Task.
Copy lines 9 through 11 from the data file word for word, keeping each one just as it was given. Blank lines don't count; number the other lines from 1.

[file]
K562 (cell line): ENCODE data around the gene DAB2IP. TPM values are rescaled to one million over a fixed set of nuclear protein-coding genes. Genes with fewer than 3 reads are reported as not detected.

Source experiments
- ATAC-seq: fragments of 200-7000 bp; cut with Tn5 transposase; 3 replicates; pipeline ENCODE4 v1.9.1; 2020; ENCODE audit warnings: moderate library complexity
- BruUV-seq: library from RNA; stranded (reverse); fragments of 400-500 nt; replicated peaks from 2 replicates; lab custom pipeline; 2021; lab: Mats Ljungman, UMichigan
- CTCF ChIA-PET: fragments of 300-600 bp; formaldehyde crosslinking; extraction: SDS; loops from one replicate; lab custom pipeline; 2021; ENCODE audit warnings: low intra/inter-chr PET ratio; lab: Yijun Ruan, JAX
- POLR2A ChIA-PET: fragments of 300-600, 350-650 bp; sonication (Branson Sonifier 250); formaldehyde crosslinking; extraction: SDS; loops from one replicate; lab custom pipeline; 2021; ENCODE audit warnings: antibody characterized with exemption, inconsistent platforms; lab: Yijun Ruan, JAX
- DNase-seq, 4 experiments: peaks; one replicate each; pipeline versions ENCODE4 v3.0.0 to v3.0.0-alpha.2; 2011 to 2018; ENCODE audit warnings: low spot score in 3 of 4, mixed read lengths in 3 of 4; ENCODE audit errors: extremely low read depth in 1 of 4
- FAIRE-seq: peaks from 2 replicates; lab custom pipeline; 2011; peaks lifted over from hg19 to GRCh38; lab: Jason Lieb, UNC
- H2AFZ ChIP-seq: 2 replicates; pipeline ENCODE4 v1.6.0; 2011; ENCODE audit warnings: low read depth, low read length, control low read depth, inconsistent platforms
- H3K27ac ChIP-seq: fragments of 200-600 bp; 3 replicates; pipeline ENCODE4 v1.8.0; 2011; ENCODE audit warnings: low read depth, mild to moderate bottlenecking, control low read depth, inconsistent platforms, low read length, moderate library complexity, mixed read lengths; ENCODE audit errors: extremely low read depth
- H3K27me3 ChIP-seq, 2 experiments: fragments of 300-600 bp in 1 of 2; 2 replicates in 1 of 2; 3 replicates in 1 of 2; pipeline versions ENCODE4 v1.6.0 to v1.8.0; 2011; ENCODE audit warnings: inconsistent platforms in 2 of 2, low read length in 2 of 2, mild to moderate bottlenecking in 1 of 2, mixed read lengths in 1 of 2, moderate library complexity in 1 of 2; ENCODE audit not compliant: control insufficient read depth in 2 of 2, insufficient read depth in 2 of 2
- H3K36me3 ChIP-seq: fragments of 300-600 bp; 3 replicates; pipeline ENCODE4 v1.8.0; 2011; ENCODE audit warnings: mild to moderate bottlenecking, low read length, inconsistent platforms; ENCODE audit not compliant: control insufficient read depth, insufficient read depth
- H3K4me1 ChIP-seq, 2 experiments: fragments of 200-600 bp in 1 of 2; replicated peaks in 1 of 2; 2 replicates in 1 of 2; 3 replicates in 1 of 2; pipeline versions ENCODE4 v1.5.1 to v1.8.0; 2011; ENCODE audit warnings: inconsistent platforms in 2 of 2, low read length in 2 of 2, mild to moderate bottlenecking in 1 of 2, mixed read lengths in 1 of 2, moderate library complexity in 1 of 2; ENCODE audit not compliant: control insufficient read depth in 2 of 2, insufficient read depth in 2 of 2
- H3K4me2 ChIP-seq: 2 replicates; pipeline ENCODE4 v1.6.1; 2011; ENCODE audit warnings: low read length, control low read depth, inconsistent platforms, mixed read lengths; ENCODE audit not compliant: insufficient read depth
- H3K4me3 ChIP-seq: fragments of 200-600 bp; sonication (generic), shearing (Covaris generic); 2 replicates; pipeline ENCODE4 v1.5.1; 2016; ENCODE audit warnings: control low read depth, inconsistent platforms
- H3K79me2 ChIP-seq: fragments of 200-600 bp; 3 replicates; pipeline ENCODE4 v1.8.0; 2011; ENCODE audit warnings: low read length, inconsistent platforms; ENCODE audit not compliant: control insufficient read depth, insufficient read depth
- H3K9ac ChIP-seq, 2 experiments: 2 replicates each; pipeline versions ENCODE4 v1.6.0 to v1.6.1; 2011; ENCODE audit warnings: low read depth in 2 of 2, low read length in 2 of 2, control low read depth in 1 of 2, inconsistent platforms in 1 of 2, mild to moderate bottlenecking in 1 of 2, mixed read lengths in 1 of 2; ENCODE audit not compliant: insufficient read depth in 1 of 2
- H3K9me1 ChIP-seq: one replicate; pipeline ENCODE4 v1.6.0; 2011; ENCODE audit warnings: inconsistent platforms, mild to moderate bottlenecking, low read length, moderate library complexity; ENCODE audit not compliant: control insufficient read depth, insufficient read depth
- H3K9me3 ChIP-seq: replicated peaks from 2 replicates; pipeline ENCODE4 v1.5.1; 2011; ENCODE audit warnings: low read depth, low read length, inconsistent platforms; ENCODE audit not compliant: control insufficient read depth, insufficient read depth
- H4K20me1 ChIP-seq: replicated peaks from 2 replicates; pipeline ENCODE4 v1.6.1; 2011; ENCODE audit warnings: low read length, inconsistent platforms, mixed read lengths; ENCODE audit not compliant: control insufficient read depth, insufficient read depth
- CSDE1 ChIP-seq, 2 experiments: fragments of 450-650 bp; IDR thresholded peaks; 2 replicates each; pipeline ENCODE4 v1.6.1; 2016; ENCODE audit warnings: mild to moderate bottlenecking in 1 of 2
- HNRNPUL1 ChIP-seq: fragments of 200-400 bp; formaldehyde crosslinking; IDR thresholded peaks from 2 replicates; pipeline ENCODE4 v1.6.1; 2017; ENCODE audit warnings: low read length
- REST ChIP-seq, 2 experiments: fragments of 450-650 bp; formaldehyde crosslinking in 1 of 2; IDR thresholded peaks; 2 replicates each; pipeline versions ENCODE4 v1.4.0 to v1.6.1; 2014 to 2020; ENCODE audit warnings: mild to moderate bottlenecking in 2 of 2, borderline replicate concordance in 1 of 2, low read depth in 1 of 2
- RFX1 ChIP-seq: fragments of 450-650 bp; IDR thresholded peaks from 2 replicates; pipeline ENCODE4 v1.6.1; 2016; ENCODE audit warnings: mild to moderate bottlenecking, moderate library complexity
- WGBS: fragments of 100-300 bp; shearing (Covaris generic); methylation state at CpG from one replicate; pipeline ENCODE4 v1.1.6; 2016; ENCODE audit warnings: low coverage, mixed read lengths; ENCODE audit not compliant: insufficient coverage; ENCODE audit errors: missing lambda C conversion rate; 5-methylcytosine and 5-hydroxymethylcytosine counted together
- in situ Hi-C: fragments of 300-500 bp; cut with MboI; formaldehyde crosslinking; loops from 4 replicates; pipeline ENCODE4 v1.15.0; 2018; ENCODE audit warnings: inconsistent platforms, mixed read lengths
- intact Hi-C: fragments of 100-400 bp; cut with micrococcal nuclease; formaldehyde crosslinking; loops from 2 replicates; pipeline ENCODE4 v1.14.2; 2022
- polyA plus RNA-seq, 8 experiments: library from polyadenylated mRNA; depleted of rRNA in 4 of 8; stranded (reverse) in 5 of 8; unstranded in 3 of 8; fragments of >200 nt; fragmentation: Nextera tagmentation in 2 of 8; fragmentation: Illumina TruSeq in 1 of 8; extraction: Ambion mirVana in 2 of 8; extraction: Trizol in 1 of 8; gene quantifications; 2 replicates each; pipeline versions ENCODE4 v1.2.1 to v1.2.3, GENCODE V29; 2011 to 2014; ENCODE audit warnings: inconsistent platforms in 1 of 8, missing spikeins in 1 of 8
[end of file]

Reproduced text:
- H2AFZ ChIP-seq: 2 replicates; pipeline ENCODE4 v1.6.0; 2011; ENCODE audit warnings: low read depth, low read length, control low read depth, inconsistent platforms
- H3K27ac ChIP-seq: fragments of 200-600 bp; 3 replicates; pipeline ENCODE4 v1.8.0; 2011; ENCODE audit warnings: low read depth, mild to moderate bottlenecking, control low read depth, inconsistent platforms, low read length, moderate library complexity, mixed read lengths; ENCODE audit errors: extremely low read depth
- H3K27me3 ChIP-seq, 2 experiments: fragments of 300-600 bp in 1 of 2; 2 replicates in 1 of 2; 3 replicates in 1 of 2; pipeline versions ENCODE4 v1.6.0 to v1.8.0; 2011; ENCODE audit warnings: inconsistent platforms in 2 of 2, low read length in 2 of 2, mild to moderate bottlenecking in 1 of 2, mixed read lengths in 1 of 2, moderate library complexity in 1 of 2; ENCODE audit not compliant: control insufficient read depth in 2 of 2, insufficient read depth in 2 of 2